According to research published in the Journal of Clinical Psychology, 21 percent of people reading this article right now made a New Year’s resolution to lose weight. With a goal set and January determination kicking in, we’re doing everything we can to be healthy in 2016 — we’ve planned out the most popular workout day, got ourselves some kickass new workout gear from Forever 21 and even swapped out our regular girls’ night in for healthy pizza recipes. But a new study published in the Journal of the Association for Consumer Research says that eating healthy foods and exercising aren’t the only things we have to worry about to lose weight in 2016 — we actually have to re-train our subconscious opinion of healthy food too.


Led by doctoral student Jacob Suher at the University of Texas at Austin, the study suggests that most people believe healthy foods are less filling than high-calorie alternatives. In fact, even the participants who said they did not believe healthy foods were less filling demonstrated the same biases towards healthy foods as those who said they did. Although we all know that eating a salad (sans fat-filled dressing) is obviously better for us than a bag of chips, it’s the subconscious thought that the salad is less filling that causes people to order a larger portion and actually consume more food and calories.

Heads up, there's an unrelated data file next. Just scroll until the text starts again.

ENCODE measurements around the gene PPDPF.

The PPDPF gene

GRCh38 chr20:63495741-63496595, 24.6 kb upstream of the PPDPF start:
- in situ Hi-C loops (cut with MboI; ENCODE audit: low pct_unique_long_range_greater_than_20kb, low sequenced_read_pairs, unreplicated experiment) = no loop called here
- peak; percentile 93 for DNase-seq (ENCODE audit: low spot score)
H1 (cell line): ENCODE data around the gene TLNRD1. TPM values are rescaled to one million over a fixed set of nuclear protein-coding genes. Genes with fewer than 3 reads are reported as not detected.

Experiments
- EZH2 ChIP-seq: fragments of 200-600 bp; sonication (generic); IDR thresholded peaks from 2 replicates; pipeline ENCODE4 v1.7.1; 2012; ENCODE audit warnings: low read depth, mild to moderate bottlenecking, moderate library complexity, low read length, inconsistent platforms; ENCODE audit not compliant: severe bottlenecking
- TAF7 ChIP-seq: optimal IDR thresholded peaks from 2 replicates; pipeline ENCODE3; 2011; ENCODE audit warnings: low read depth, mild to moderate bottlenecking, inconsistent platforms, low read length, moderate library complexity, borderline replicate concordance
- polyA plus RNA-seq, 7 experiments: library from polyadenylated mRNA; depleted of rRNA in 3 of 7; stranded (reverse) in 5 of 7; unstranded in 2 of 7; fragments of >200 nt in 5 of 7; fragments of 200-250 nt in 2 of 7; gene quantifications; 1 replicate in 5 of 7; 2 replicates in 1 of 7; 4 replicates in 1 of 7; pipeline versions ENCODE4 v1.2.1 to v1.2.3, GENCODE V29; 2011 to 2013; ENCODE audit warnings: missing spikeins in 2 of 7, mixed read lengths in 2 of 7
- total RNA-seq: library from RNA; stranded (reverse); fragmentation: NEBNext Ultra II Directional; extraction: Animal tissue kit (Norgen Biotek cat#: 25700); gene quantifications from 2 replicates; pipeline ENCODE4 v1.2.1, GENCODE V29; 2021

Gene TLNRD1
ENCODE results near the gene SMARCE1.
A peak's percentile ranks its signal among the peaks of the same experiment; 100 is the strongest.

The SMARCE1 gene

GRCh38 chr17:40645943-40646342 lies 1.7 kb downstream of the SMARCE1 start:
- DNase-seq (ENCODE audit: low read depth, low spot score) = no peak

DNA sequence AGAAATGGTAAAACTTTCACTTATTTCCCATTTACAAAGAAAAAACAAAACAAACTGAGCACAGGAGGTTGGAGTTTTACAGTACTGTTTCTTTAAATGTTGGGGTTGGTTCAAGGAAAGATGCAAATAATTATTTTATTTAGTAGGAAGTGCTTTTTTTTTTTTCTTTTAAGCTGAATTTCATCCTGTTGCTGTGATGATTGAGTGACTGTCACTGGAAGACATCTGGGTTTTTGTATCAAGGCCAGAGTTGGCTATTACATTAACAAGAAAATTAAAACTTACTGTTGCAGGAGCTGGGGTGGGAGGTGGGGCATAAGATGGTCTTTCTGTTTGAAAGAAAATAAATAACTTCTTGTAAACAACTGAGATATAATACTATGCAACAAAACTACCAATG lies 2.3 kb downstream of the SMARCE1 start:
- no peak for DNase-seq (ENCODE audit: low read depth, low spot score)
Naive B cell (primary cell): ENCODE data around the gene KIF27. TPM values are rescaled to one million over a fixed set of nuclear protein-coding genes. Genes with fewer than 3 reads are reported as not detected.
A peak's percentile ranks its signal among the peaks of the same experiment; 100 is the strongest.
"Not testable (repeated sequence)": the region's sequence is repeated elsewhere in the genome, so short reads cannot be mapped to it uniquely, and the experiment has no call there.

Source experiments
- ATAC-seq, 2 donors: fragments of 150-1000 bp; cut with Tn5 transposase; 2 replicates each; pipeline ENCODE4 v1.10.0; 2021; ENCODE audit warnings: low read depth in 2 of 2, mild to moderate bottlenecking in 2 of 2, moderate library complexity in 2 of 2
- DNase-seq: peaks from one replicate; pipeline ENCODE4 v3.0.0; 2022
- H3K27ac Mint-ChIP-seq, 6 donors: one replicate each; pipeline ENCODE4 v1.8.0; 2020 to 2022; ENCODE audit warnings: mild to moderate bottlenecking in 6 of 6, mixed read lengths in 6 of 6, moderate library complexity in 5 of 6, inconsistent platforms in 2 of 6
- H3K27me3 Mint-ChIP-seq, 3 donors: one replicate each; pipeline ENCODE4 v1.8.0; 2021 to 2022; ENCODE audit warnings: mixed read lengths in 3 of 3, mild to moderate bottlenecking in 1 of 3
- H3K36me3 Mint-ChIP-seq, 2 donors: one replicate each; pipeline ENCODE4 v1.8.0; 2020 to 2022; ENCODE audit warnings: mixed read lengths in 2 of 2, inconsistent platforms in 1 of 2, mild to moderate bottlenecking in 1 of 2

Because of this deep-seated subconscious bias, Suher and associates argue that healthy food labels are, ironically, contributing to weight gain instead of promoting healthy living. Instead, the researchers believe healthy food packaging should focus on telling us how nourishing healthy foods are to lessen people’s subconscious decision to overeat healthy food.

Whether you believe that healthy food labels should change or not, it’s still a good idea to remind yourself of your biased thinking that your quinoa salad is less filling than your cheat-day Big Mac. If you’re consuming the right portion sizes and eating a healthy and well-balanced diet, you should be well on your way to making 2016 your healthiest year yet.

Do you believe we have subconscious bias towards thinking healthy foods are less filling? Tweet us at @BritandCo.

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